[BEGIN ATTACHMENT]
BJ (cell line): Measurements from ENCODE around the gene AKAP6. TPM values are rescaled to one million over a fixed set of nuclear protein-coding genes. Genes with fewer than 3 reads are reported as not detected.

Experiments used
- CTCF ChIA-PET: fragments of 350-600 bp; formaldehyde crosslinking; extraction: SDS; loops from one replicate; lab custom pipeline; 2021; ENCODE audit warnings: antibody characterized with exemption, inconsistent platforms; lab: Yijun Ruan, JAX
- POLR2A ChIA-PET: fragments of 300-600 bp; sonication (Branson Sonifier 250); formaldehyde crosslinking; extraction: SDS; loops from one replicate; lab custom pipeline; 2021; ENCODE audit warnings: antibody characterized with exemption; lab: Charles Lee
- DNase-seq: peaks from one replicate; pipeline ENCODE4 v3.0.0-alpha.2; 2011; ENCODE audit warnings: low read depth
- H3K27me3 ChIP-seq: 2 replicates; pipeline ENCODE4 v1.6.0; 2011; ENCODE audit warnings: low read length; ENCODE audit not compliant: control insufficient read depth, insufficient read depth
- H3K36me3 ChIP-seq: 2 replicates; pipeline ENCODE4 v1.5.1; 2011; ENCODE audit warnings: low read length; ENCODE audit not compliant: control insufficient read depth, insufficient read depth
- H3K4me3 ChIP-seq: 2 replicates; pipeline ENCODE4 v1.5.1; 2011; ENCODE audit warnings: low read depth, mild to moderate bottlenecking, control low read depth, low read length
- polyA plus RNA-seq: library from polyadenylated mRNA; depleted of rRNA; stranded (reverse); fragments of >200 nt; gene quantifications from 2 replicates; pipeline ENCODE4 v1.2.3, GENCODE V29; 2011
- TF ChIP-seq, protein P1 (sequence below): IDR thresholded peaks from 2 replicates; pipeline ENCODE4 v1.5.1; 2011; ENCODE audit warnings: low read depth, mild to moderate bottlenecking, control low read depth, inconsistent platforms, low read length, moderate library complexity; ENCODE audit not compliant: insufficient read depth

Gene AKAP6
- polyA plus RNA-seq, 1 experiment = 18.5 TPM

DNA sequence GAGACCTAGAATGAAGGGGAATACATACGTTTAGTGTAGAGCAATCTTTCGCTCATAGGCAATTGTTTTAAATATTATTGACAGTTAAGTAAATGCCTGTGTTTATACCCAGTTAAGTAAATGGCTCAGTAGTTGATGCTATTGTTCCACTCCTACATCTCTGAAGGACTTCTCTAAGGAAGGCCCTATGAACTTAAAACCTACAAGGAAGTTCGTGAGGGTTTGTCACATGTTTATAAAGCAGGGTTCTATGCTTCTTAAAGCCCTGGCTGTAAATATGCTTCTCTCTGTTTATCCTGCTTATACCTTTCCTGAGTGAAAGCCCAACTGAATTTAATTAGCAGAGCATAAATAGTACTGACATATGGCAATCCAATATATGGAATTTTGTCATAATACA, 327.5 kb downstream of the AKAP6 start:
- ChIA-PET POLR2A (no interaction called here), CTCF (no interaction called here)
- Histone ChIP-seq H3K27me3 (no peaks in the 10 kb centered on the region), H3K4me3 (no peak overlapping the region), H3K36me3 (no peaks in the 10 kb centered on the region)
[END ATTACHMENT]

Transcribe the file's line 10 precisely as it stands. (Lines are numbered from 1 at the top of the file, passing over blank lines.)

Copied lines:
- TF ChIP-seq, protein P1 (sequence below): IDR thresholded peaks from 2 replicates; pipeline ENCODE4 v1.5.1; 2011; ENCODE audit warnings: low read depth, mild to moderate bottlenecking, control low read depth, inconsistent platforms, low read length, moderate library complexity; ENCODE audit not compliant: insufficient read depth